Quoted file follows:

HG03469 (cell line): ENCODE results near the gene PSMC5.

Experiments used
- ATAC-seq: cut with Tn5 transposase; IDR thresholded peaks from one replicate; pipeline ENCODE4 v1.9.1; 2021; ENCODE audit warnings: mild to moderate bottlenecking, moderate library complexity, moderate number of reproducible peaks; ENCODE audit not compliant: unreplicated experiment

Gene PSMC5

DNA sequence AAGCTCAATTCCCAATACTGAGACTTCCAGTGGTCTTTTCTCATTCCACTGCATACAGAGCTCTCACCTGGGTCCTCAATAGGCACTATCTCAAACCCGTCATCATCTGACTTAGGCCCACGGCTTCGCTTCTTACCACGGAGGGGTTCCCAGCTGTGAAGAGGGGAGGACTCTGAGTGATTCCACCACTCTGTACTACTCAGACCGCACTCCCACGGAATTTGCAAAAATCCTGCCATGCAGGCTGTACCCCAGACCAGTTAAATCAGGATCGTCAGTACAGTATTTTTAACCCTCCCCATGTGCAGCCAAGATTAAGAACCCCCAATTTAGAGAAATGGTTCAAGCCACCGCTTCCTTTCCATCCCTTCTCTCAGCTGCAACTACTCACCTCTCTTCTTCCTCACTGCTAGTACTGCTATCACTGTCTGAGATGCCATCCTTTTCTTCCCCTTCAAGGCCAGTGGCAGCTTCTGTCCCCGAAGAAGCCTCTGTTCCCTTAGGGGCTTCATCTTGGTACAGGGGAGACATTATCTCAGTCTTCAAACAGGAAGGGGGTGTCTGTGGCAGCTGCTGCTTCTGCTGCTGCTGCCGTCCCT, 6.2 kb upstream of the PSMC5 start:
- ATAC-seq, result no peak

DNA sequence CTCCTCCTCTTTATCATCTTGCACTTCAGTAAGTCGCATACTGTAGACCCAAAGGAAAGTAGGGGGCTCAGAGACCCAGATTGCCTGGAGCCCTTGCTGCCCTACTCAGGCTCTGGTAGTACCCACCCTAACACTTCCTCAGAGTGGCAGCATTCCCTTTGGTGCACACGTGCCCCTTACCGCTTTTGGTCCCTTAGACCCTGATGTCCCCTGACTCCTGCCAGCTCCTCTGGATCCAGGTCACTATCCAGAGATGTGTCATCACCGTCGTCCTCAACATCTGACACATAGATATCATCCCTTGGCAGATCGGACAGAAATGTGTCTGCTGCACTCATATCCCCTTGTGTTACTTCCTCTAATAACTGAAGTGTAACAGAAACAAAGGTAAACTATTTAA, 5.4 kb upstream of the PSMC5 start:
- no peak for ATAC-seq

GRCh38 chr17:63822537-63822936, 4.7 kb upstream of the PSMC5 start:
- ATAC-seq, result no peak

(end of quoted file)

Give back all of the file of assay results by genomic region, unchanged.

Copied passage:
HG03469 (cell line): ENCODE results near the gene PSMC5.

Experiments used
- ATAC-seq: cut with Tn5 transposase; IDR thresholded peaks from one replicate; pipeline ENCODE4 v1.9.1; 2021; ENCODE audit warnings: mild to moderate bottlenecking, moderate library complexity, moderate number of reproducible peaks; ENCODE audit not compliant: unreplicated experiment

Gene PSMC5

DNA sequence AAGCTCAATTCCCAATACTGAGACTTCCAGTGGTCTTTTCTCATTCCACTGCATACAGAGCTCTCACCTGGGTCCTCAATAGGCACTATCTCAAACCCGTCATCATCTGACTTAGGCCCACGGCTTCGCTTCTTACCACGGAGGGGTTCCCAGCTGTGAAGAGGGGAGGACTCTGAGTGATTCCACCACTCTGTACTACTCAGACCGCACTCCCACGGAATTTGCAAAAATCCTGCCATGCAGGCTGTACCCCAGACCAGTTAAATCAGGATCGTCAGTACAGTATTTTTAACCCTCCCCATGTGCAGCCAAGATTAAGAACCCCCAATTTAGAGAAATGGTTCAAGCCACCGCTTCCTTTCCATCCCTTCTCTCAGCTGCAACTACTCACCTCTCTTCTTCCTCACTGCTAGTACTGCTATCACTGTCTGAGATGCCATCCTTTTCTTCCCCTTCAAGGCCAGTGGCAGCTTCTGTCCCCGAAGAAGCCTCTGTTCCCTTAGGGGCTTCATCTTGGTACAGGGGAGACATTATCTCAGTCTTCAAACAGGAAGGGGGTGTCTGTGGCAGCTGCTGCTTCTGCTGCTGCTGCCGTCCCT, 6.2 kb upstream of the PSMC5 start:
- ATAC-seq, result no peak

DNA sequence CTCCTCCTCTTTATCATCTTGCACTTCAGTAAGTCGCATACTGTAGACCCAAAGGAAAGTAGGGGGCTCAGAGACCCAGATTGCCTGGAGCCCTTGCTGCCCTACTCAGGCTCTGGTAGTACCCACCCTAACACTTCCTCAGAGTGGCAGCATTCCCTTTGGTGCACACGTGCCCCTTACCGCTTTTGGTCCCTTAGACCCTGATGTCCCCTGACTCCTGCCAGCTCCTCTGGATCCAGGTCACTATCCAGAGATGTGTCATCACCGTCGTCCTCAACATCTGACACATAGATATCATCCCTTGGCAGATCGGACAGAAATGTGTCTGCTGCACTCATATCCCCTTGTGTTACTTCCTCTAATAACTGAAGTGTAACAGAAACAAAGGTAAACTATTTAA, 5.4 kb upstream of the PSMC5 start:
- no peak for ATAC-seq

GRCh38 chr17:63822537-63822936, 4.7 kb upstream of the PSMC5 start:
- ATAC-seq, result no peak